SAT scandals frustrate students — including me

Ella Mangels

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By Ella Mangels

In the wake of yet another SAT cheating scandal, this one surfacing right on the heels of the #rescoreJuneSAT movement, I am justifiably upset.  

I expect more from an institution that charges $47.50 to $64.50 a test for students to have the distinct privilege of staking their college hopes and dreams on four hours of bubbling and the occasional essay.  

The College Board is two for two in the last two testing periods at creating scandals, and as a student, I have had about enough.

It all started when June 2018 SAT test-goers were administered a test that was too easy, leading to unfair score curves for students who took it. Many students reported answering more questions correctly (as proven by their score reports) in comparison with past SATs while receiving equal or lower scores on the test.

Then in the August test period, test takers were allegedly given a recycled test, meaning some students could have taken the same test, or at least answered some of the same questions, twice.  But the scandal got worse when it was determined that the entire test had actually been leaked in parts of Asia online, before the U.S test date, leaving students wondering if their scores would be delayed or canceled.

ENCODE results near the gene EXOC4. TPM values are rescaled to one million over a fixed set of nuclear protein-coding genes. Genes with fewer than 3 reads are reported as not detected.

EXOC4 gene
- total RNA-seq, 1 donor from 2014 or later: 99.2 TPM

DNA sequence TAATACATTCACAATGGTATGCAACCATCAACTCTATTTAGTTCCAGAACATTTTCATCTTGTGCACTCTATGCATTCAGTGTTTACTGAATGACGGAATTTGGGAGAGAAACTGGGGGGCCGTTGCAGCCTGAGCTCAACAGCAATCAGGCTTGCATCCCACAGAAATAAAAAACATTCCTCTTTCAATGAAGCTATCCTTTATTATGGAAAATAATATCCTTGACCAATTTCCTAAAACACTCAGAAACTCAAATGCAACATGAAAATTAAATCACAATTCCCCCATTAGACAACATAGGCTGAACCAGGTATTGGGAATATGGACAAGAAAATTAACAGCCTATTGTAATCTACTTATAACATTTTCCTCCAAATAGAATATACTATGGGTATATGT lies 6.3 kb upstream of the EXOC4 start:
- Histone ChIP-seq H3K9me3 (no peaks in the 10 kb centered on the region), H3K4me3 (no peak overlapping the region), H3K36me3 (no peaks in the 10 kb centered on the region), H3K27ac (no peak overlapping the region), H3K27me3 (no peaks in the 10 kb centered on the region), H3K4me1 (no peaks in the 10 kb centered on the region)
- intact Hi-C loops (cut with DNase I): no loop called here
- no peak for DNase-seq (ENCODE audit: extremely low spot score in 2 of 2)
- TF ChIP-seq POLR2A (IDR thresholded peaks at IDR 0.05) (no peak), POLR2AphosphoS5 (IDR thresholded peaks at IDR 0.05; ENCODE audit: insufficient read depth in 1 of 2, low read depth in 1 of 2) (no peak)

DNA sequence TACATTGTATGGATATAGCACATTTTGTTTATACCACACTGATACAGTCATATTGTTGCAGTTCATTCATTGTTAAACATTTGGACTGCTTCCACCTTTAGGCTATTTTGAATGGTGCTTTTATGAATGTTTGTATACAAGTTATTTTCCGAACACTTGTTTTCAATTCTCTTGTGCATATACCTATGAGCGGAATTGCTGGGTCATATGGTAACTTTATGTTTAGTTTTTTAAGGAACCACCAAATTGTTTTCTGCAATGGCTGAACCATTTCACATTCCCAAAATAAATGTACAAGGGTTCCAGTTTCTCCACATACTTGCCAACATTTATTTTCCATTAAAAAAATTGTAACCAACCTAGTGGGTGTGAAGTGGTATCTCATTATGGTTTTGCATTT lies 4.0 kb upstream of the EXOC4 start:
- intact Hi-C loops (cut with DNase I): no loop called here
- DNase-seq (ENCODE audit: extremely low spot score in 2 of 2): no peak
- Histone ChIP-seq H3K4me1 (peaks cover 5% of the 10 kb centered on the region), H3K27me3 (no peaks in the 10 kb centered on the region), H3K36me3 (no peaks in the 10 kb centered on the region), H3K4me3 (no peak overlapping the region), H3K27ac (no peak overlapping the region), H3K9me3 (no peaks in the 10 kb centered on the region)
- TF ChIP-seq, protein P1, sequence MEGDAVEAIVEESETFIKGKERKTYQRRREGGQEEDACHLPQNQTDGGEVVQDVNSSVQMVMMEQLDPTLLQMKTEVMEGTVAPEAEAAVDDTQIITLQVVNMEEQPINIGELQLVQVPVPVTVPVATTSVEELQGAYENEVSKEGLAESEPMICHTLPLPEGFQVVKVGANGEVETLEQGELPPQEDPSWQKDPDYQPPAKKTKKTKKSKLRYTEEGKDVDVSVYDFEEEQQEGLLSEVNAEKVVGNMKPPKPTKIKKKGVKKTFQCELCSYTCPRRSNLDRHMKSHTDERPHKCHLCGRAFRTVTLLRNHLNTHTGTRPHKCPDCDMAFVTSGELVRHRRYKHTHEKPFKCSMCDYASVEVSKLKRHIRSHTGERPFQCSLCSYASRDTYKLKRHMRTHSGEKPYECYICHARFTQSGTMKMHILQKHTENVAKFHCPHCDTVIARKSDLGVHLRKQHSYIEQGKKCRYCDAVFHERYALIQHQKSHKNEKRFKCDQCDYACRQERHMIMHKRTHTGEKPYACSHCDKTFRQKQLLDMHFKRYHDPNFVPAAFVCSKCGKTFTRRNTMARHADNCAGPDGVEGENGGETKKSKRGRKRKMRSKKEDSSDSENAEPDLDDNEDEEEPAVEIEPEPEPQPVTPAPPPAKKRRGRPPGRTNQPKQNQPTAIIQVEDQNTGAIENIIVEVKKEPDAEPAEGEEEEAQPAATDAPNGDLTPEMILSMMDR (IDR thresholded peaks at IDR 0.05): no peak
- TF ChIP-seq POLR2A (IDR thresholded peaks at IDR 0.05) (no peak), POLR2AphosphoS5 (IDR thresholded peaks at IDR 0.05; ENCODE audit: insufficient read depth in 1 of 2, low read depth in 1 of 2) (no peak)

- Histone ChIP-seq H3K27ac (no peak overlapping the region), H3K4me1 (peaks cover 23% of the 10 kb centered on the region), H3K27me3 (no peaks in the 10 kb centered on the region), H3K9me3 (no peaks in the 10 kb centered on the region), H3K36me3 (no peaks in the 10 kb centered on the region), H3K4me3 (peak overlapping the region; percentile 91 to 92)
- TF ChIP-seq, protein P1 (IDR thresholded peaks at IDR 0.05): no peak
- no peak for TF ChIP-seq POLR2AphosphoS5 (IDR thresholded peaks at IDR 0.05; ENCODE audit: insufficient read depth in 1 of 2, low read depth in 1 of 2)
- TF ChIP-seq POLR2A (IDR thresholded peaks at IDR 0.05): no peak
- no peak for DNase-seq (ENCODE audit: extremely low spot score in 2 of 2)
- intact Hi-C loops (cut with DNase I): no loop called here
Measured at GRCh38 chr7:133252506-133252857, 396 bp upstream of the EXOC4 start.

The College Board is currently being sued by a student-father duo over the incident.

As someone who took the August SAT as my last attempt to raise my scores before applying to colleges, the threat of having my scores canceled and having to rush to retest, or not be able to retest at all in time for the first few applications, was angering.

For a test taken by more than 1.7 million students around the world since its revamp in 2016 and heavily weighted in the college admissions process, there need to be more protections and procedures in place to prevent this from happening again.

These scandals are only the most recent, only two of many that The College Board has faced over its reign, and if something is not done to ensure test security and fairness it will happen again.

The next SAT test date is Oct. 6. Will history repeat itself?